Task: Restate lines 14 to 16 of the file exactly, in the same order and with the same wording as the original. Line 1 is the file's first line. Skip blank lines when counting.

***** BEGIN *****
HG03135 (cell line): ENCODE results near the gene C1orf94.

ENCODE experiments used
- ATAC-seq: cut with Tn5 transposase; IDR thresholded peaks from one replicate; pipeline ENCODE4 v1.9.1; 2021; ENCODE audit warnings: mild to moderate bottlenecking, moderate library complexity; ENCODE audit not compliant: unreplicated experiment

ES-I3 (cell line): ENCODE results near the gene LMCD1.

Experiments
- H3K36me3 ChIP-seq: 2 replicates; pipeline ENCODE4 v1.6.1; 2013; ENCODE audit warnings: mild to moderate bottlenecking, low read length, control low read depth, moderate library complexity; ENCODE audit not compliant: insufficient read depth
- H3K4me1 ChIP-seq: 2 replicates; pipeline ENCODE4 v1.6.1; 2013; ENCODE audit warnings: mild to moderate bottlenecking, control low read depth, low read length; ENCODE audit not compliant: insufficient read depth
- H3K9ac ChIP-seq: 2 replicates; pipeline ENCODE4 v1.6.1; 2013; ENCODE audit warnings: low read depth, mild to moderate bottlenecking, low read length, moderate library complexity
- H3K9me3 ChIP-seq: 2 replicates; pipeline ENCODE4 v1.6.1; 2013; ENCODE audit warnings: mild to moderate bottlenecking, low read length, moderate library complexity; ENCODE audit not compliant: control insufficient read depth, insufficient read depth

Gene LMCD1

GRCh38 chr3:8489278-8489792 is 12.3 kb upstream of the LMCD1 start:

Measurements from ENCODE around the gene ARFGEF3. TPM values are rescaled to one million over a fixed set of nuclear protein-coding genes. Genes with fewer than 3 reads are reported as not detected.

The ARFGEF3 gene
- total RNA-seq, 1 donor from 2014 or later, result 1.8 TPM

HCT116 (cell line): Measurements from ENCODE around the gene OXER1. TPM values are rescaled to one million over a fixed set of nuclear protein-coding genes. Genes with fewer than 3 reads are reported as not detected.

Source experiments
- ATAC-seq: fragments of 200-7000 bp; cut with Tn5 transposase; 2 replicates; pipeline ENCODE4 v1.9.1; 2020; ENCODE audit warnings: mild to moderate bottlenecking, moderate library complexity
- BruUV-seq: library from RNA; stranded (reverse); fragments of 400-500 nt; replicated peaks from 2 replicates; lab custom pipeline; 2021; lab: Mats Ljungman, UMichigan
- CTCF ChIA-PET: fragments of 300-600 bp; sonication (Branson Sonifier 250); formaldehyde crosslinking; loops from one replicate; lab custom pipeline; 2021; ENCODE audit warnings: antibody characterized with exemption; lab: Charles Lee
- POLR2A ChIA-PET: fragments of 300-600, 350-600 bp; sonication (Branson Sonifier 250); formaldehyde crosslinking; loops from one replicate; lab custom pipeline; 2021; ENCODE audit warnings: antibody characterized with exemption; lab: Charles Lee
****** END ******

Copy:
- total RNA-seq, 1 donor from 2014 or later, result 1.8 TPM

HCT116 (cell line): Measurements from ENCODE around the gene OXER1. TPM values are rescaled to one million over a fixed set of nuclear protein-coding genes. Genes with fewer than 3 reads are reported as not detected.

Source experiments